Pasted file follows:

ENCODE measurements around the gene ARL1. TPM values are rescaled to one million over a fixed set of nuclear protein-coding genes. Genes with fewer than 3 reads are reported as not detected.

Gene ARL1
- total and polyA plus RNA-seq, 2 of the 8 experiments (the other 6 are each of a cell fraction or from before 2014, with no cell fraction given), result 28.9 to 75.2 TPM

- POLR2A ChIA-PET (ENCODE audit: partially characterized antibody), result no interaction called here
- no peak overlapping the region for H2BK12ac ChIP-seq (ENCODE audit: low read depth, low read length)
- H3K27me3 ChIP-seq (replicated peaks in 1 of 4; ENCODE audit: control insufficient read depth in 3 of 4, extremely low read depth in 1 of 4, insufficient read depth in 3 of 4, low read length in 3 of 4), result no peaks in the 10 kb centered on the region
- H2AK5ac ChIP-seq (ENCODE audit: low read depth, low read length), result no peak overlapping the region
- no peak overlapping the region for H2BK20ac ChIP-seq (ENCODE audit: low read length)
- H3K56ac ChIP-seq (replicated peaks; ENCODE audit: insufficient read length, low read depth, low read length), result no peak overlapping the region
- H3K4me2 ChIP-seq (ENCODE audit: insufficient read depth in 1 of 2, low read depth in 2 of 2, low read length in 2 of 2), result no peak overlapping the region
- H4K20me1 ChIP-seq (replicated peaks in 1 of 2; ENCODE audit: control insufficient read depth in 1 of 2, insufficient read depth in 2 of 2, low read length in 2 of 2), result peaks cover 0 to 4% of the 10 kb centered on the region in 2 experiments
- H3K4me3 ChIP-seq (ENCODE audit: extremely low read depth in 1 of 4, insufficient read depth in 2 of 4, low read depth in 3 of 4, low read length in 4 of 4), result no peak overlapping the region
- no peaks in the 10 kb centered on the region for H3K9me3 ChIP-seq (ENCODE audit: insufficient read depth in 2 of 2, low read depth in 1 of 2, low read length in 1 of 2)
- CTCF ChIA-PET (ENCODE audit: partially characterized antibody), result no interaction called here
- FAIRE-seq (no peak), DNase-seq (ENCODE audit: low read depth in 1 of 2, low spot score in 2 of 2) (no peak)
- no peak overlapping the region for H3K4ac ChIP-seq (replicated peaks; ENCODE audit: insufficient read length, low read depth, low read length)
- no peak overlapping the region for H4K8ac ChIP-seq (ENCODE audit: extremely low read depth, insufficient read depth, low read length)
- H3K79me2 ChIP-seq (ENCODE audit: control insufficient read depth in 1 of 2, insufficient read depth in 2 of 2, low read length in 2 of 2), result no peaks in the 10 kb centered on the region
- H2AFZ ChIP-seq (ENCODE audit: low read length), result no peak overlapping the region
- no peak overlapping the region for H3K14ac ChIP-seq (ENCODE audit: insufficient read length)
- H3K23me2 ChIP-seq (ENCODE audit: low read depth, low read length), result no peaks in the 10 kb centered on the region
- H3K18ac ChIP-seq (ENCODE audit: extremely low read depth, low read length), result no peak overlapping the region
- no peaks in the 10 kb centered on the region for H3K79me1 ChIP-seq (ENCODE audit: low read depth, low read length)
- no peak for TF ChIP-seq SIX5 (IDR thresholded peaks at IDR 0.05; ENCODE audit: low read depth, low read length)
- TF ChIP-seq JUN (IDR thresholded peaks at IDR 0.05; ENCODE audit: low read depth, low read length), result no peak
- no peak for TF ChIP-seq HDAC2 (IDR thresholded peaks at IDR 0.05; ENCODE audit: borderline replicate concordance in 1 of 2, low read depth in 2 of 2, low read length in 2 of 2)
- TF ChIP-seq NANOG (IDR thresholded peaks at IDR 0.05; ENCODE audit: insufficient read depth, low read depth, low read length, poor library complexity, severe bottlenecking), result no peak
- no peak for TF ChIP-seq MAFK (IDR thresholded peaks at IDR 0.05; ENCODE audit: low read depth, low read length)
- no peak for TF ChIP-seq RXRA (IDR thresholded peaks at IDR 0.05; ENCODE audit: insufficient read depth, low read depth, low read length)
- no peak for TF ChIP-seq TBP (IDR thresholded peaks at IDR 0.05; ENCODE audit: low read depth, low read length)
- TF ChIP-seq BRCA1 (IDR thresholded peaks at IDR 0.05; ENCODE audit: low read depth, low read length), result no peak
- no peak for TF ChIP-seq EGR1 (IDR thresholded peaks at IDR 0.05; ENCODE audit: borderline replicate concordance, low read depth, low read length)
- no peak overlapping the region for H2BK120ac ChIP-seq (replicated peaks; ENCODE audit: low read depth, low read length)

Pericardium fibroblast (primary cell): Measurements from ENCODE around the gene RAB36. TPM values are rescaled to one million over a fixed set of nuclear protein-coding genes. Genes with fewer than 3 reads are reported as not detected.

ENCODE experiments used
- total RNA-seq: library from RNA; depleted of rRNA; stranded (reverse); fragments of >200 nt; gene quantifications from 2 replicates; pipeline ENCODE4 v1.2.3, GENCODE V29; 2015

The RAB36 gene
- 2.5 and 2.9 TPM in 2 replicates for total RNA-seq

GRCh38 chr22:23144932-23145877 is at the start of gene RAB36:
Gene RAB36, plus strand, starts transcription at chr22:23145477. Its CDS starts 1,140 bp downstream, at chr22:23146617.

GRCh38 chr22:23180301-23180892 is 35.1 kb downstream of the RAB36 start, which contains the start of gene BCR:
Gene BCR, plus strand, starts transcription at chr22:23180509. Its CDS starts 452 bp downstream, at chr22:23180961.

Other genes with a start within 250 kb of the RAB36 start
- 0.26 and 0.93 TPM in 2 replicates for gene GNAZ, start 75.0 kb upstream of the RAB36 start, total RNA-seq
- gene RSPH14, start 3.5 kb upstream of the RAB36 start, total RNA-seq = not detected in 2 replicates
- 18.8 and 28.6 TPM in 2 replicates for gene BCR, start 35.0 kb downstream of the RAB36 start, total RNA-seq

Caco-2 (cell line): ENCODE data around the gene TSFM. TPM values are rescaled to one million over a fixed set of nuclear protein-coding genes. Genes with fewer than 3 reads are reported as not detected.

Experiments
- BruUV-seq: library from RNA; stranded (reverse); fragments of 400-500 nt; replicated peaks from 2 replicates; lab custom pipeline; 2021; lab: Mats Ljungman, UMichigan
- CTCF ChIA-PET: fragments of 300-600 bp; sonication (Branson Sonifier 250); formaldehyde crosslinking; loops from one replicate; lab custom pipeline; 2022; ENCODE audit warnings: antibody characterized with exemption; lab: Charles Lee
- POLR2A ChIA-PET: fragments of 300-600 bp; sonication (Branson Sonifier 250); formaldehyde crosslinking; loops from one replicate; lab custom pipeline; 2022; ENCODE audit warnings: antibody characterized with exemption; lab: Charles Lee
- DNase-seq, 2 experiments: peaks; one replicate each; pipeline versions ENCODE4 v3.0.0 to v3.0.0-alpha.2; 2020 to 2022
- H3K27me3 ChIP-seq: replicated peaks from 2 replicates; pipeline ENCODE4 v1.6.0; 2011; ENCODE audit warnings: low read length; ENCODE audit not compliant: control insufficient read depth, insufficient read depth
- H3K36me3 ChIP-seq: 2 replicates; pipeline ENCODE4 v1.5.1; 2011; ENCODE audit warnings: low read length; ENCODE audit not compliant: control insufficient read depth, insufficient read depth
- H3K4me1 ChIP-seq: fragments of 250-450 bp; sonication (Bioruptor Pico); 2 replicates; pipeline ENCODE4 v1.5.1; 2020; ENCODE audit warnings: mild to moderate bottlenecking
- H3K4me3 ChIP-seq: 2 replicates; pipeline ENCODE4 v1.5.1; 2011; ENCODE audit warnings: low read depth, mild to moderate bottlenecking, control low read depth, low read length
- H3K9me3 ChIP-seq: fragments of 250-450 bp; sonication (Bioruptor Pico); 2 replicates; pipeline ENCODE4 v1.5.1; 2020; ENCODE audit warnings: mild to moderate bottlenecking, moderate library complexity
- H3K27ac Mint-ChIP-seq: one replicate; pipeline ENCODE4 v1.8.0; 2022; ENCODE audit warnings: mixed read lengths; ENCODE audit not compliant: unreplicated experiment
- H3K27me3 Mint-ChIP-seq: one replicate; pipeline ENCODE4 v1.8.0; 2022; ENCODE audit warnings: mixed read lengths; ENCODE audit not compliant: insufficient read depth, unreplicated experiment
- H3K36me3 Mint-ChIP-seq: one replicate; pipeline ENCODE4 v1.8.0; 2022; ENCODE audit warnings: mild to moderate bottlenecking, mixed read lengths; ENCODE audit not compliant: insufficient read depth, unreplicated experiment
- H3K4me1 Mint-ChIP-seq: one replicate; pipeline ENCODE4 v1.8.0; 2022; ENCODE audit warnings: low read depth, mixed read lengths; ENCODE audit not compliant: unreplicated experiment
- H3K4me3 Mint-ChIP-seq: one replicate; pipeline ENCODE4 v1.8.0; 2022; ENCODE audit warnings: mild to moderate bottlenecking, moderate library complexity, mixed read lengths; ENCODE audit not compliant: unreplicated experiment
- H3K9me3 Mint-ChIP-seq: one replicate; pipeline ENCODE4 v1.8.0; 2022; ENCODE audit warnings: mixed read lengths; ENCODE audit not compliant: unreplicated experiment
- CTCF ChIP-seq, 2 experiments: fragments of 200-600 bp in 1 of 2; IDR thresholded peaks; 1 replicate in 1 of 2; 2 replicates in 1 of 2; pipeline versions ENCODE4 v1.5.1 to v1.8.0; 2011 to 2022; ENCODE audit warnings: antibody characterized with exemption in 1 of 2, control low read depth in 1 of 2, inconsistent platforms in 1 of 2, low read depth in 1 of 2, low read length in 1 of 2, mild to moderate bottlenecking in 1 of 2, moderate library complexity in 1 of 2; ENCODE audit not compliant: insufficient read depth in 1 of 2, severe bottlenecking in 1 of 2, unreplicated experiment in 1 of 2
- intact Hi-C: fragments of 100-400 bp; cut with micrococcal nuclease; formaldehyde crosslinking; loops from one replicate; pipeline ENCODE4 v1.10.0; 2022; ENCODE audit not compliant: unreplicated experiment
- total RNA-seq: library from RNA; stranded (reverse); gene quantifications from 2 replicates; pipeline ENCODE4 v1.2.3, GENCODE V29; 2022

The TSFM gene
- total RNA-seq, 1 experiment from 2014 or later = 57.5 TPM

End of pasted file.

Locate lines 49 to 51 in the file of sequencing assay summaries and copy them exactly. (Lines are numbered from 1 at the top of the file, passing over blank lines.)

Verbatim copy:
- BruUV-seq: library from RNA; stranded (reverse); fragments of 400-500 nt; replicated peaks from 2 replicates; lab custom pipeline; 2021; lab: Mats Ljungman, UMichigan
- CTCF ChIA-PET: fragments of 300-600 bp; sonication (Branson Sonifier 250); formaldehyde crosslinking; loops from one replicate; lab custom pipeline; 2022; ENCODE audit warnings: antibody characterized with exemption; lab: Charles Lee
- POLR2A ChIA-PET: fragments of 300-600 bp; sonication (Branson Sonifier 250); formaldehyde crosslinking; loops from one replicate; lab custom pipeline; 2022; ENCODE audit warnings: antibody characterized with exemption; lab: Charles Lee